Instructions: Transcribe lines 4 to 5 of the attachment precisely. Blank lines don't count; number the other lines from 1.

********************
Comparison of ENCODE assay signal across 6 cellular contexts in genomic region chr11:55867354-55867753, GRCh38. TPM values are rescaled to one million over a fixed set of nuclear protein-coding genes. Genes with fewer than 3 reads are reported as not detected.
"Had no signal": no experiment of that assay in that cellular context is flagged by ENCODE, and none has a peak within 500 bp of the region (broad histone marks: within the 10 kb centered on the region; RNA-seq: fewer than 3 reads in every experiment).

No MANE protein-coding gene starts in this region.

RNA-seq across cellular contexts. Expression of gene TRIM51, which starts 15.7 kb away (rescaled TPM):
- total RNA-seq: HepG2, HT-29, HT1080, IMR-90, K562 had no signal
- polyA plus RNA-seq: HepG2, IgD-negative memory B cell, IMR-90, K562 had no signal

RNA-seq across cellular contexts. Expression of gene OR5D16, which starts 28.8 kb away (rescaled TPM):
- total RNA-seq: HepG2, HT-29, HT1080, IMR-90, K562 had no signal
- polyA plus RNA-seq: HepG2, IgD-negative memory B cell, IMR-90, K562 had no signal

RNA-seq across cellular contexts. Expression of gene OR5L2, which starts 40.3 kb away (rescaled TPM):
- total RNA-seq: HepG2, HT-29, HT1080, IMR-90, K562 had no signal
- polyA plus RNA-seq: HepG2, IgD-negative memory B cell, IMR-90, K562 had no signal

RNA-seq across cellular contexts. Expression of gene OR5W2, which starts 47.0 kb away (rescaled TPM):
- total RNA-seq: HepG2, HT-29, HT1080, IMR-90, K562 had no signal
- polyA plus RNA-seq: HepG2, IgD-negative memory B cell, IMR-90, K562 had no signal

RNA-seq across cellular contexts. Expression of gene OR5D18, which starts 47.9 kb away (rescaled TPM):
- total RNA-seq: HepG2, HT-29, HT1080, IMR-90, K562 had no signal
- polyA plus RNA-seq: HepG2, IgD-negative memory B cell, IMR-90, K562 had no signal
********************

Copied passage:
RNA-seq across cellular contexts. Expression of gene TRIM51, which starts 15.7 kb away (rescaled TPM):
- total RNA-seq: HepG2, HT-29, HT1080, IMR-90, K562 had no signal